Dilley, a small Texas city eighty-three miles north of the Mexican border, greets visitors with a cheerful sign.
“Welcome to Dilley, Texas,” it reads. “A Slice of the Good Life.”
That good life extends only so far. Just west of town, nearly two thousand women and children are locked up inside the massive South Texas Family Residential Center. With a capacity of 2400, the brand-new Dilley is now the largest immigration prison in the United States. There are so many children at the camp that they sometimes outnumber the adults, the New York Times reports; their average age is nine years old.
Celina Gutierrez, a twenty-three-year-old from Honduras, was one of them. She was locked up in Dilley on January 27, just a month after it opened in response to the flood of immigrant asylum seekers arriving in the summer of 2014.
“I’m still fighting,” she told me by phone in August, speaking in Spanish. Siempre luchando. “I’ve been here six months and I’m getting to seven months.”
Celina was being held in the prison complex with her six-year-old daughter, Maria. The little girl is one of the main reasons Celina was here in the hot brush country of south Texas, instead of in her hometown of Choluteca in southern Honduras.
“The Mara Eighteen gang”—a prominent drug gang back home—“wanted me to sell drugs and collect ‘rents,’”—or extortion fees, Celina said. “I didn’t want to join them. They were threatening to kill me and my daughter.”
The U.S. Department of State agrees that Celina’s homeland is dangerous. “Honduras is a major transit country for cocaine,” the U.S. Department of State reports on its website. And Choluteca, straddling the Pan-American Highway, the major thoroughfare through Central America, is a center for the drug trade.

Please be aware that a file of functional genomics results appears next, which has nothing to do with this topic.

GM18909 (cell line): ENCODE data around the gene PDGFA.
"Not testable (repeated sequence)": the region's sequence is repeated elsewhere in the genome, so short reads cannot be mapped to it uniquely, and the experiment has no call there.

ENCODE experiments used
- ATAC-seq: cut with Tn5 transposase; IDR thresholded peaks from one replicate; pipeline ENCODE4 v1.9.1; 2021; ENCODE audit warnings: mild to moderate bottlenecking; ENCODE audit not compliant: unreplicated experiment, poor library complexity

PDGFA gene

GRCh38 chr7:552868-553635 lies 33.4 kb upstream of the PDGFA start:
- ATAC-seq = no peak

Honduras has had one of the highest murder rates in the world for the last five years, and in March, State warned Americans traveling there that “the level of crime and violence remains critically high.” Transnational drug gangs prey on the population, conducting “extortion, kidnapping and human trafficking.”
When one of those gangs threatened Celina and Maria, Celina grabbed her child and fled north. They traveled by bus and car some 1,590 miles all the way from Choluteca to the Texas border. The last part of their journey was through the perilous Mexican state of Tamaulipas, where in 2010 and 2012 some 265 migrants and other bus travelers were murdered by the Zetas drug cartel. In 2015, just weeks after mother and daughter passed through, battles between rival cartels erupted in the street.
Celina and Maria managed to get safely to the Mexican border town of Reynosa. Exhausted and traumatized, they didn’t try to slip into the United States undetected. Instead, Celina went with her little girl to the border agents at the Hidalgo Port of Entry, thinking the Americans would help them.
“I turned myself into the authorities,” Celina said. “I asked for asylum.”
What she got was indefinite confinement in a prison-like camp.